Widergren, Steven E, Hardin, Dave, Ambrosio, Ron, Drummond, R, Gunther, E, Gilchrist, Grant, and Cohen, David. Interoperability Context-Setting Framework. United States: N. p., 2007. Web.
Widergren, Steven E, Hardin, Dave, Ambrosio, Ron, Drummond, R, Gunther, E, Gilchrist, Grant, & Cohen, David. Interoperability Context-Setting Framework. United States.
Widergren, Steven E, Hardin, Dave, Ambrosio, Ron, Drummond, R, Gunther, E, Gilchrist, Grant, and Cohen, David. 2007. "Interoperability Context-Setting Framework". United States.
@article{osti_960333,
title = {Interoperability Context-Setting Framework},
author = {Widergren, Steven E and Hardin, Dave and Ambrosio, Ron and Drummond, R and Gunther, E and Gilchrist, Grant and Cohen, David},
abstractNote = {As the deployment of automation technology advances, it touches upon many areas of our corporate and personal lives. A trend is emerging where systems are growing to the extent that integration is taking place with other systems to provide even greater capabilities more efficiently and effectively. GridWise™ provides a vision for this type of integration as it applies to the electric system. Imagine a time in the not too distant future when homeowners can offer the management of their electricity demand to participate in a more efficient and environmentally friendly operation of the electric power grid. They will do this using technology that acts on their behalf in response to information from other components of the electric system. This technology will recognize their preferences to parameters such as comfort and the price of energy to form responses that optimize the local need to a signal that satisfies a higher-level need in the grid. For example, consider a particularly hot day with air stagnation in an area with a significant dependence on wind generation. To manage the forecasted peak electricity demand, the bulk system operator issues a critical peak price warning. Their automation systems alert electric service providers who distribute electricity from the wholesale electricity system to consumers. In response, the electric service providers use their automation systems to inform consumers of impending price increases for electricity. This information is passed to an energy management system at the premises, which acts on the homeowner’s behalf, to adjust the electricity usage of the onsite equipment (which might include generation from such sources as a fuel cell). The objective of such a system is to honor the agreement with the electricity service provider and reduce the homeowner’s bill while keeping the occupants as comfortable as possible. This will include actions such as moving the thermostat on the heating, ventilation, and air-conditioning (HVAC) unit up several degrees. The resulting load reduction becomes part of an aggregated response from the electricity service provider to the bulk system operator who is now in a better position to manage total system load with available generation. Looking across the electric system, from generating plants, to transmission substations, to the distribution system, to factories, office parks, and buildings, automation is growing, and the opportunities for unleashing new value propositions are exciting. How can we facilitate this change and do so in a way that ensures the reliability of electric resources for the wellbeing of our economy and security? The GridWise Architecture Council (GWAC) mission is to enable interoperability among the many entities that interact with the electric power system. A good definition of interoperability is, “The capability of two or more networks, systems, devices, applications, or components to exchange information between them and to use the information so exchanged.” As a step in the direction of enabling interoperability, the GWAC proposes a context-setting framework to organize concepts and terminology so that interoperability issues can be identified and debated, improvements to address issues articulated, and actions prioritized and coordinated across the electric power community.},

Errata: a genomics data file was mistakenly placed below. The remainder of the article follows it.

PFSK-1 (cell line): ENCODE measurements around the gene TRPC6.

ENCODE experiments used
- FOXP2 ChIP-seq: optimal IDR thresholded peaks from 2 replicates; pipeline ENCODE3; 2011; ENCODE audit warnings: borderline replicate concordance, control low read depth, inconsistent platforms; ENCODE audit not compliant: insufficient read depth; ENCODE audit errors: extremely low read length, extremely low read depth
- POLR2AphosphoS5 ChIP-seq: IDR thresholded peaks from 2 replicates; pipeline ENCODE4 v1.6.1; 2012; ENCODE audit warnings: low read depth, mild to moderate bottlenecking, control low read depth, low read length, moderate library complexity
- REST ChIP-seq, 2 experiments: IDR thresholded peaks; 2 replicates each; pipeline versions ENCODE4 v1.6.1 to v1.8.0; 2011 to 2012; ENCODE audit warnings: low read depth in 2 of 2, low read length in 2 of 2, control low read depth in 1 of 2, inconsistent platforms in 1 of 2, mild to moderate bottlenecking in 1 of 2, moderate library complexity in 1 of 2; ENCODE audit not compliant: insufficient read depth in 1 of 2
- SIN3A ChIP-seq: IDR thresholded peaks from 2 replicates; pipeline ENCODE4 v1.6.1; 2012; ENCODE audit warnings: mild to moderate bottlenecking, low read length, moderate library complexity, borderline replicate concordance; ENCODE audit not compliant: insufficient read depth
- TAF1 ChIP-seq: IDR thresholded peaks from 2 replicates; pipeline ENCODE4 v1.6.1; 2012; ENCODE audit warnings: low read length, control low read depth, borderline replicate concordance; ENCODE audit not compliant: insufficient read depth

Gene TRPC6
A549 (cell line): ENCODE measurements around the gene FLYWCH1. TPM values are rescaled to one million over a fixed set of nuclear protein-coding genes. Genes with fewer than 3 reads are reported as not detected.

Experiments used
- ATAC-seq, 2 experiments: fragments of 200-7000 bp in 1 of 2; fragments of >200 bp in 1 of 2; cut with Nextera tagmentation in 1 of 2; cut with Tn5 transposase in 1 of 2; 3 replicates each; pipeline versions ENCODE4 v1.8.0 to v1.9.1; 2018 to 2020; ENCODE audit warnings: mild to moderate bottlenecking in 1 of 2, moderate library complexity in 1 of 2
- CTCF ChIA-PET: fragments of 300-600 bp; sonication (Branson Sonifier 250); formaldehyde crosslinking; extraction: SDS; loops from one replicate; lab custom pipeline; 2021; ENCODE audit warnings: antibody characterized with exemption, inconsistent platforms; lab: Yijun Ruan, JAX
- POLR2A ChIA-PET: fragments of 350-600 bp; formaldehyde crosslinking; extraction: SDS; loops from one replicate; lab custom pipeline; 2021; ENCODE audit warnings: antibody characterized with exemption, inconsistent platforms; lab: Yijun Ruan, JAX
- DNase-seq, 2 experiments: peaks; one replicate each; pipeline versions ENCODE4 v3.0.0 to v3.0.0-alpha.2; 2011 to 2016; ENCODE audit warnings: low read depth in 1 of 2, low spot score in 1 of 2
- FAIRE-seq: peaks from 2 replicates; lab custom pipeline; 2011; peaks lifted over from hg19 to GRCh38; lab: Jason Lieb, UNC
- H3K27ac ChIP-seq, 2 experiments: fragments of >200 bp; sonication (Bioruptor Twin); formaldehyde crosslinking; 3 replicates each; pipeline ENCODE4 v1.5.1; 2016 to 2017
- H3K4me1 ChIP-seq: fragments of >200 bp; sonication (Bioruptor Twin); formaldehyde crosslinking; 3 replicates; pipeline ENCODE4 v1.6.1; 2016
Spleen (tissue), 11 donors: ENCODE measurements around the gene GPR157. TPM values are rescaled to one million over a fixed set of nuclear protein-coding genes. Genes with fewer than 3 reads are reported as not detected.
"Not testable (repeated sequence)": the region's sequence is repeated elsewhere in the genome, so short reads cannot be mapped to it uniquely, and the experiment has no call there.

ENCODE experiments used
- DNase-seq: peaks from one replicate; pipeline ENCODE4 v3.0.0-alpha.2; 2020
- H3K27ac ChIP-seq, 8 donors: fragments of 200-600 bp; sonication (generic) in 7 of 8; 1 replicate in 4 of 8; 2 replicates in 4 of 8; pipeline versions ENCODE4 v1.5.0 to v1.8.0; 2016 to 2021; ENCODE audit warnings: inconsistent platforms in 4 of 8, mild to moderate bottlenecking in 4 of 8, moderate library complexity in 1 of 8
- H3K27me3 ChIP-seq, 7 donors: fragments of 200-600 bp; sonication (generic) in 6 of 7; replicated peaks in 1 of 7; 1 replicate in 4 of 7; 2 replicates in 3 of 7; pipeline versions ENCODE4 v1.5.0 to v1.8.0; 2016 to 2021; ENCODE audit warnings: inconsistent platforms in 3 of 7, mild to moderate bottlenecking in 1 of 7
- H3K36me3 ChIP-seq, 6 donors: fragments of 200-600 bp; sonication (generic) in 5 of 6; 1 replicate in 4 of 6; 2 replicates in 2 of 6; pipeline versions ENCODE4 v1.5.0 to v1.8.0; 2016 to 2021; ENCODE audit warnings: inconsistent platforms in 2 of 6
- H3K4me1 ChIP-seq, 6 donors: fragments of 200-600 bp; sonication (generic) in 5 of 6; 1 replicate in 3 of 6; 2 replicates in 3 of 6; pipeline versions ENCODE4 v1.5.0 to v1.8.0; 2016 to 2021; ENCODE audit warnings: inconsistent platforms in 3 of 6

doi = {},
url = {https://www.osti.gov/biblio/960333}, journal = {},
number = ,
volume = ,
place = {United States},
year = {2007},
month = {1}
}